I was expecting a simple tour of the building. However, we were entertained by actors playing “Willie”, one of the workmen who built the tunnels, and the shell-suited “Steph” who worked at the South Rotunda during the 1988 Garden Festival when it served as Nardini’s Ice Cream Parlour. Great fun, tea and cakes at the end, and all in a very worthy cause.
Pride of Paisley was a public art trail of lion sculptures last year – one of them, “Superbia”, has now returned permanently. Wasn’t my mum clever to wear such a perfectly matching cardigan?
The last bit
I could tell you about theatres, art exhibitions and gardens visited, but this post is getting too long so let’s skip to the last bit in which I teach you a new Scottish word. Some politicians have told us that we are scunnered (annoyed) with voting. True, since 2014 in Scotland we have had two referendums, two general elections and elections for local councils – but am I scunnered? I am not. People fought and died for my right to vote and I always do so with a lump in my throat, especially at the latest election which was held on the anniversary of the death of Emily Wilding Davison (the suffragette who threw herself in front of the King’s horse at Epsom). But as for the result and events since – now that’s what I call a scunner!
And finally, a bit of nostalgia. Who could this romantic young couple be? No prizes! I’ve been scanning old (and sadly faded) pictures again. This is us on holiday in Germany in 1985.
So that was my June. How was yours?
So many great things here, I don’t know where to start. I’ll start at the end with the adorable photos of you and John in 1985. I love seeing those youthful photos; I should add to my very long list of things to do the scanning of old photos! Scunnered! Love it, and no, we should never become scunnered with voting. I blame many people for the election of our current president, including people who actually voted for him, people who voted for 3rd party candidates (who had no chance of winning and thus contributed to his win), and people who didn’t vote at all! It is a right so many people have fought for and shouldn’t be taken lightly. I vaguely remember hearing about the murder of Jo Cox, and I love her words; these words are often cited by the resistance here in America. I love the paisley lion and your mom’s matching cardigan. She looks great! 🙂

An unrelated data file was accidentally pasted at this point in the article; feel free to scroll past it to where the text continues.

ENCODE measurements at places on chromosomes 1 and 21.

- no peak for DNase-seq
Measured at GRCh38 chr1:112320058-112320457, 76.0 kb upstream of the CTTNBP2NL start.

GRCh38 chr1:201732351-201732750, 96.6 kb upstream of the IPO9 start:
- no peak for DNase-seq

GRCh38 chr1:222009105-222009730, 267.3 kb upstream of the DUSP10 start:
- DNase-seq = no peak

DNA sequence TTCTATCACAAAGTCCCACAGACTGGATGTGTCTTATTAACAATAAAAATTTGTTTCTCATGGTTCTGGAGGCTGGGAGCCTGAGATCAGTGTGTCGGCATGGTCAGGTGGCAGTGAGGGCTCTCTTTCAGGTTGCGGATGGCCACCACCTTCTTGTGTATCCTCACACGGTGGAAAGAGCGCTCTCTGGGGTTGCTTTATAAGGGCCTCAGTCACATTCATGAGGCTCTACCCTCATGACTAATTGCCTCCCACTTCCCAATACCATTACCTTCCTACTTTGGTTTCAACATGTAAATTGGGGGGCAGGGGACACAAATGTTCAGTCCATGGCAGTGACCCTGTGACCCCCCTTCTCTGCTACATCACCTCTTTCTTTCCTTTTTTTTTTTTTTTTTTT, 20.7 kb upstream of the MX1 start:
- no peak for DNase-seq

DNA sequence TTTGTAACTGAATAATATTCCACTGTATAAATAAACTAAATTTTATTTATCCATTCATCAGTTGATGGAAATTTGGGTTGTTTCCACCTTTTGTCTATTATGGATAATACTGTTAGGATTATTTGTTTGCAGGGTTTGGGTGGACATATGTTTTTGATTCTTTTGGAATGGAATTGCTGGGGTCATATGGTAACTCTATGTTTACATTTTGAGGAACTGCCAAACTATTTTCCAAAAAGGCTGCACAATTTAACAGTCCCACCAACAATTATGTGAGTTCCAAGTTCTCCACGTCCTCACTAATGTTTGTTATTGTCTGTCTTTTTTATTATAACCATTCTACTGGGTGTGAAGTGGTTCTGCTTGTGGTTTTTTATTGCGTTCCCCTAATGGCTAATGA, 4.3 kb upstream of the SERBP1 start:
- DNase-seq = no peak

One of the nice things about getting comments from your catch up is that I often can’t remember exactly what was in the post and have to go back and look! Both our countries are in a political mess, and in each case many of the people who voted for it are sticking rigidly to their choices. I thought there would have been a major backlash against Trump by now.
That’s for sure about the political situation, Anabel. I’m sickened every day by what is happening in our country and by the people who elected our Autocrat-in-Chief into office. I don’t know why there isn’t more of a backlash either. Everything about him infuriates me. In Virginia, we have two Democratic senators and a Democrat for governor, but we have an election for governor in early November. I’m going out to vote for the Anti-Trump candidate, Northam, and I hope he wins as a referendum against Trumpism. I do have one representative who is Republican in Fairfax County, so I write to her mostly to express my views. Writing to the others doesn’t do any good as they’re already against the Trump agenda.